When Exchanging, Surrendering Or Selling A Variable Annuity May Be Called For
Judith A. Hasenauer
We are not sure who first made the statement that getting old is not for sissies, but truer words were never spoken. If gravity does not get your body, the confusion about how to provide for retirement security can surely get your mind.
Unfortunately, the only alternative to getting old is not one that we particularly care to contemplate. Even those who have done the right thing and attempted to protect their “golden years” by purchasing a variable annuity may find themselves in a quandary caused by the effect of market fluctuations on the value of their contracts.
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Thus, even when taking the recommended course of action, people may still have the need for additional retirement planning and for consideration about whether they still have the right products to meet their retirement needs.
Most modern VAs contain valuable death benefit features that protect against loss to contract value if premature death of the owner occurs when market fluctuations have decreased the contract value below the purchase price. We think of such annuities as being “under water.”
Many newer VAs may even contain protections against market fluctuations for annuity payments or for making withdrawals. However, owners of the older contracts may not be able to take advantage of some of these newer enhanced contract features unless they somehow terminate the old annuity and obtain a new one with the new features.
So-called “1035 exchanges” are very common in the VA business. In effect, Section 1035 of the Internal Revenue Code permits the owner of an annuity to exchange it for another annuity without any recognition of gain for federal tax purposes. The advantages of such an exchange for a VA where the contract value exceeds the purchase price for the contract is obvious. It permits the contract owner to exchange an annuity for one that may have better contract features, or that may have better underlying investments, or that may have been issued by a stronger insurer, without having to worry about adverse tax consequences.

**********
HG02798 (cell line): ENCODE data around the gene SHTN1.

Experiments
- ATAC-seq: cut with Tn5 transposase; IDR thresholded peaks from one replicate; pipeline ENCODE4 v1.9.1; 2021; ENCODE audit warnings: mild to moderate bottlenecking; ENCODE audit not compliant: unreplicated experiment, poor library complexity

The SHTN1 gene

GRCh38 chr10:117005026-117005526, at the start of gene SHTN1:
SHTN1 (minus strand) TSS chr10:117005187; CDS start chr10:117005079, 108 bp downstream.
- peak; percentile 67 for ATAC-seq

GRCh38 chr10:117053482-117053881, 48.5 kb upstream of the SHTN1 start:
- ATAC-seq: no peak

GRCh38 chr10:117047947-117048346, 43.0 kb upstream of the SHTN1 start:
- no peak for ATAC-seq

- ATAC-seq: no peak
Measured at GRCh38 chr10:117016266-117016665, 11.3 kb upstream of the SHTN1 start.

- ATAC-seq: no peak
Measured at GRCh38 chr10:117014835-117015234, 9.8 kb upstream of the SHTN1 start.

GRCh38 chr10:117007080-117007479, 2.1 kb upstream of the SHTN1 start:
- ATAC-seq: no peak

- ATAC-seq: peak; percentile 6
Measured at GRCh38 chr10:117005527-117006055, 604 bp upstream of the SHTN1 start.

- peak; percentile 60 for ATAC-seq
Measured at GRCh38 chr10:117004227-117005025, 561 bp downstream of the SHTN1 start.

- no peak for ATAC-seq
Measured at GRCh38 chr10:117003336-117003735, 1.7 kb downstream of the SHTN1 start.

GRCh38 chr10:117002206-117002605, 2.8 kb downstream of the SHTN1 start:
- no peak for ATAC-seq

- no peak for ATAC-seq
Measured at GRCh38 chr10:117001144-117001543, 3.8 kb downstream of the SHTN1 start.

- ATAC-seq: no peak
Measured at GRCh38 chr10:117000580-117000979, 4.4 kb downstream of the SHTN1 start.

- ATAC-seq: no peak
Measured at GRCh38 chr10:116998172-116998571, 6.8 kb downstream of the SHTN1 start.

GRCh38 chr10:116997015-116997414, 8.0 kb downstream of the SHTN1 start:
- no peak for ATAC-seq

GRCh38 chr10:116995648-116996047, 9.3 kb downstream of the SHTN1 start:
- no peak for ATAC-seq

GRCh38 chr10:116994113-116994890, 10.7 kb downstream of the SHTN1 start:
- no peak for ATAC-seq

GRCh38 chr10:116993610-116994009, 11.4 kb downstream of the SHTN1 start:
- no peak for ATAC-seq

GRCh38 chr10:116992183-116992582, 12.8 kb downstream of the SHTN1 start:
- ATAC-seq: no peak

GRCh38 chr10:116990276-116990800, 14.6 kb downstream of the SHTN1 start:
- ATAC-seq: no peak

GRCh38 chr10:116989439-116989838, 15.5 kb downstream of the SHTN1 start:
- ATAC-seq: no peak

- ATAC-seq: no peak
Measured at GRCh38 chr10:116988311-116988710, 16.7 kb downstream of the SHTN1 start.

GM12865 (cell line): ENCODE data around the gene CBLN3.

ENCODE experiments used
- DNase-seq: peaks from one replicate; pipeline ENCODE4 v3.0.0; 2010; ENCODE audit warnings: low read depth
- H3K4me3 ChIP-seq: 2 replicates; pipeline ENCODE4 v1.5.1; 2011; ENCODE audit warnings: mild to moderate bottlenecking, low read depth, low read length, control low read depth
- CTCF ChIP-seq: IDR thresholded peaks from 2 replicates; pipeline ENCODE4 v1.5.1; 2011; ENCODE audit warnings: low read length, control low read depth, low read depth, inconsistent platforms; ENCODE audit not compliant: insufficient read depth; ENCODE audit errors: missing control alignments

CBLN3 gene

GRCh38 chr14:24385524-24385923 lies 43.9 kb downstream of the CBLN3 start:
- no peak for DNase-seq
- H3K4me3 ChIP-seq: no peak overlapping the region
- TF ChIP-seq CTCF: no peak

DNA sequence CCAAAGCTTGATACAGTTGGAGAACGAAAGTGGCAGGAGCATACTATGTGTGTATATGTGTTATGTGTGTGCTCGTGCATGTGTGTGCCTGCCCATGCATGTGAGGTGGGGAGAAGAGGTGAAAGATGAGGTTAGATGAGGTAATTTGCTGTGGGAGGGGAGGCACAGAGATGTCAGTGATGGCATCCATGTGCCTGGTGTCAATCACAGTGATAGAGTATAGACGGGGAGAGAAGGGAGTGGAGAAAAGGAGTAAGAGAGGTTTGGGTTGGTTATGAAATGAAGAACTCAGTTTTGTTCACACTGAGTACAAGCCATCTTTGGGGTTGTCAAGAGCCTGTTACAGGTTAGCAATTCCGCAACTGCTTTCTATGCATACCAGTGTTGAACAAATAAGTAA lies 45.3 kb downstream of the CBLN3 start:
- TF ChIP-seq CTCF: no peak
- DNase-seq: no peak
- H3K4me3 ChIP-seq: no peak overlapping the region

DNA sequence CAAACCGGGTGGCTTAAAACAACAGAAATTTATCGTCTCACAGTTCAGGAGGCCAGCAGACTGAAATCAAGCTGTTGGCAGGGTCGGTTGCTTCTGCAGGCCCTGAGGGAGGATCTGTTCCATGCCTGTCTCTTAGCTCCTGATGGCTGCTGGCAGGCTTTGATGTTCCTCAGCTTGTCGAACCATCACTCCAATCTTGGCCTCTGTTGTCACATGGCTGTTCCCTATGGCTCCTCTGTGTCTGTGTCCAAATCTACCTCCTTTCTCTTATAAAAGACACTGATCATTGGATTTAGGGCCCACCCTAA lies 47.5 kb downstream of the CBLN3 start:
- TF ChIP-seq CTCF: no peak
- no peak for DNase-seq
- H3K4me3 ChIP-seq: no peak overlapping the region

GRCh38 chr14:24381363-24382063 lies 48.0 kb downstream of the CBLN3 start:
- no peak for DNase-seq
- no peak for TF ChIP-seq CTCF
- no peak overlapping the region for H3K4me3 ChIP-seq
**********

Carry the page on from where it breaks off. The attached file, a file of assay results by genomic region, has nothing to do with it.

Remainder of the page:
Regardless of the contract owner?s motivation for making such an exchange, the ability to conclude the exchange without adverse tax consequences is a valuable retirement planning tool. Properly done, a tax-free exchange can help the contract owner ensure that the policy is always the most current product available.
Needless to say, care should be taken to consider surrender charges, new sales charges and other factors that will impact the usefulness and the cost of the exchange.
If 1035 tax-free exchanges are useful when VA contract values are in excess of the purchase price, what about when contracts are under water? This is a good example that “one size does not necessarily fit all.” A contract owner of an ?under water? VA might well want to consider surrendering or selling the annuity rather than making an exchange.